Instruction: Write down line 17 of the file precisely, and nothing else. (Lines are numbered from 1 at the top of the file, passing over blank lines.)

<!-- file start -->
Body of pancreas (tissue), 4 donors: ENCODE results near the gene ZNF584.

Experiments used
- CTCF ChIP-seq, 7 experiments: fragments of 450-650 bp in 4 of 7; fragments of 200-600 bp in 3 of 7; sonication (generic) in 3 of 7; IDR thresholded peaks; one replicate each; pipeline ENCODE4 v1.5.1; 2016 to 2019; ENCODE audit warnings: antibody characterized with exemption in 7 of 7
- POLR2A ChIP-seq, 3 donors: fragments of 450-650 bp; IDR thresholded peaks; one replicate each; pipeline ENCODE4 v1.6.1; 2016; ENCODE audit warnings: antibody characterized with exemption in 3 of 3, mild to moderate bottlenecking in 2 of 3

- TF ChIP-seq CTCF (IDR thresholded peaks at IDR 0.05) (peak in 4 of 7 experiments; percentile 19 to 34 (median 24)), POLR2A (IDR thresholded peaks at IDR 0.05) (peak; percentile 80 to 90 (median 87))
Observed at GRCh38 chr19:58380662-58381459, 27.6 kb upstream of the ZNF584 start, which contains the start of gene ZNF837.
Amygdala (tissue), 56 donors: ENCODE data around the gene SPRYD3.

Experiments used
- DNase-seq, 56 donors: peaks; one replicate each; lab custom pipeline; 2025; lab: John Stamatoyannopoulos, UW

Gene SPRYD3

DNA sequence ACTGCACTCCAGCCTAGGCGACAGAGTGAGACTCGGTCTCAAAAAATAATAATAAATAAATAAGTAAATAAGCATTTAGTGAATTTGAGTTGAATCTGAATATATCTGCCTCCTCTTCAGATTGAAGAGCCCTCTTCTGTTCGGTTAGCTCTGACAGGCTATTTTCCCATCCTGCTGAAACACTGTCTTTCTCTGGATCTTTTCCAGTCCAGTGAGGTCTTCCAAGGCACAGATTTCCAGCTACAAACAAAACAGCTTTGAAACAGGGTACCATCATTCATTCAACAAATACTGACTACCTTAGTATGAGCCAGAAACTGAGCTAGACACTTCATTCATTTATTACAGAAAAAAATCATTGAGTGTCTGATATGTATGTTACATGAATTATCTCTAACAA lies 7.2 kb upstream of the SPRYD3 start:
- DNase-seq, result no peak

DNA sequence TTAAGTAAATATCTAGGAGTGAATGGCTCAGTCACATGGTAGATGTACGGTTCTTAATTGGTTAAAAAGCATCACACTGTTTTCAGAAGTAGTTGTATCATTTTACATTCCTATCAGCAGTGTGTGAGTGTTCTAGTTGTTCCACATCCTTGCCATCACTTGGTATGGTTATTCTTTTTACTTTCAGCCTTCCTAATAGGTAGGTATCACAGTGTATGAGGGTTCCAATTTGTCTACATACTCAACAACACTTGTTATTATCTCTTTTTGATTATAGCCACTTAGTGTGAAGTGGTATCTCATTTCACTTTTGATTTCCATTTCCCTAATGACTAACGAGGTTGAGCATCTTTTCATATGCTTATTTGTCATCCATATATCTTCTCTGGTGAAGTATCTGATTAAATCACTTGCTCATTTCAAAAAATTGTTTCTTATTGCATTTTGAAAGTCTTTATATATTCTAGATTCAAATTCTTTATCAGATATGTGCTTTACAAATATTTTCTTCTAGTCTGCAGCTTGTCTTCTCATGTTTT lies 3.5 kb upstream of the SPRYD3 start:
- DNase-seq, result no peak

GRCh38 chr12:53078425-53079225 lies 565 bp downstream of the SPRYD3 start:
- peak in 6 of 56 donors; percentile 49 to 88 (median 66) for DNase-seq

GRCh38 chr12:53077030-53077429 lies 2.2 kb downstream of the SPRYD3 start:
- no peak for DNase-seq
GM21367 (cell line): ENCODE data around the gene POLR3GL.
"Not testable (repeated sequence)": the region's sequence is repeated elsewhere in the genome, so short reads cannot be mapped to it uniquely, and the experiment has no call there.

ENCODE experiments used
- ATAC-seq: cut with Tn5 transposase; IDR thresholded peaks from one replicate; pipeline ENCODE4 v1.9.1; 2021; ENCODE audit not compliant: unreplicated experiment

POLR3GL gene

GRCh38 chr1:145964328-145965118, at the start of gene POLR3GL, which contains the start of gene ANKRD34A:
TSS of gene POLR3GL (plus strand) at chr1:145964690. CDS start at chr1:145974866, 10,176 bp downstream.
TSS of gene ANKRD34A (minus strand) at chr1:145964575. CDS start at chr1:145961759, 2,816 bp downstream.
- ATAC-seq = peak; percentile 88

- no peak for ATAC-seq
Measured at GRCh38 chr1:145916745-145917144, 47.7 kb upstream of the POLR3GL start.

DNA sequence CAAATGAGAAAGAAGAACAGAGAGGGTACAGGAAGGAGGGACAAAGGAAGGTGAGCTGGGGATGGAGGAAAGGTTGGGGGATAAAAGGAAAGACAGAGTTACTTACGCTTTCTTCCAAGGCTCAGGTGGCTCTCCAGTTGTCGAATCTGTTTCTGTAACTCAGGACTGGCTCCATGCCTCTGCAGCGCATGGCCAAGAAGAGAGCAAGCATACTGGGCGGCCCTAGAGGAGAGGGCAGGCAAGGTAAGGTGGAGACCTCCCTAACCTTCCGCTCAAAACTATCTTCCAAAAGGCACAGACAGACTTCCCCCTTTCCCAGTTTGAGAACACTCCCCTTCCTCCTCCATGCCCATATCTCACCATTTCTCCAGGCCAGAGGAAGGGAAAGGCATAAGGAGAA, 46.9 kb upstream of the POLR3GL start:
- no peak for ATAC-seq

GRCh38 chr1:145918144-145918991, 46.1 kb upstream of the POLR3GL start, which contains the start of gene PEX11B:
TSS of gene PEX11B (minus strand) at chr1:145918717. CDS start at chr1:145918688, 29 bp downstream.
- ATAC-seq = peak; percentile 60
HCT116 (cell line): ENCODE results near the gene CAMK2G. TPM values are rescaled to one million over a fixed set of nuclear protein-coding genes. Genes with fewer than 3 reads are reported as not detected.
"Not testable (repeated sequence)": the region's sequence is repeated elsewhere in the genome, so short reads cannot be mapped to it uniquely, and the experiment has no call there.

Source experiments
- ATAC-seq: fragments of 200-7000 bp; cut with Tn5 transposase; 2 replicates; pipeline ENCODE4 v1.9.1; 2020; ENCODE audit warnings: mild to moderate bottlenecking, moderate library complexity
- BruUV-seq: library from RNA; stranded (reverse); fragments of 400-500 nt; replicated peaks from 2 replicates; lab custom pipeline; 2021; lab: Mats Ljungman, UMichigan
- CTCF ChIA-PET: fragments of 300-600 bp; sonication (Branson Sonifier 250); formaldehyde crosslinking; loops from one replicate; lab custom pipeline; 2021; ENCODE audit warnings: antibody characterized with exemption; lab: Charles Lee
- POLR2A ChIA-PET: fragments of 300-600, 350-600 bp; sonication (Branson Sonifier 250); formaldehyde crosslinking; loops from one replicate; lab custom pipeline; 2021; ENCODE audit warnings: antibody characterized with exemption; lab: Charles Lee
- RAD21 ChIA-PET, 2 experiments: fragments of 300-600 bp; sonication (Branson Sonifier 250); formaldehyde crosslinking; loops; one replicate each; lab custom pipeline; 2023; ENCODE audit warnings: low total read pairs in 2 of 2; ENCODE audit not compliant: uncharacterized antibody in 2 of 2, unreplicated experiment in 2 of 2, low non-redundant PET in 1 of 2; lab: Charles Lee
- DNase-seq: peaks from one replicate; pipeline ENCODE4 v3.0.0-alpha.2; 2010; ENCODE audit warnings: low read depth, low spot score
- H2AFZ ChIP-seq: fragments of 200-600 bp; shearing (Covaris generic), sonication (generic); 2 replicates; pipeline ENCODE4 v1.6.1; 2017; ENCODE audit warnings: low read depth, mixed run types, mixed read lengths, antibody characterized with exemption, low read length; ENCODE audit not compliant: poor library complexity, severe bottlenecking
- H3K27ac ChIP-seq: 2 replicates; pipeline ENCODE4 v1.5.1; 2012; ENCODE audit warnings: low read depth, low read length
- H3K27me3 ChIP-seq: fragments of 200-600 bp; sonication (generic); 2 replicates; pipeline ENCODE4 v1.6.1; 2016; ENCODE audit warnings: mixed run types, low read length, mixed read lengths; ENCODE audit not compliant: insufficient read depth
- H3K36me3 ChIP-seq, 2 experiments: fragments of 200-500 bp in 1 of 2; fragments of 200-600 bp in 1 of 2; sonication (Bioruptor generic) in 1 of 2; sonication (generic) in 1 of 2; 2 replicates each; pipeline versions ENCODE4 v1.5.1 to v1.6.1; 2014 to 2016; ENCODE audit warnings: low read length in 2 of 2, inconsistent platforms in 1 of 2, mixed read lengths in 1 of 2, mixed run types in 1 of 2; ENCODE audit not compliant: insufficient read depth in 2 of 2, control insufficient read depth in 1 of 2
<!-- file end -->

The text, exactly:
GRCh38 chr12:53077030-53077429 lies 2.2 kb downstream of the SPRYD3 start: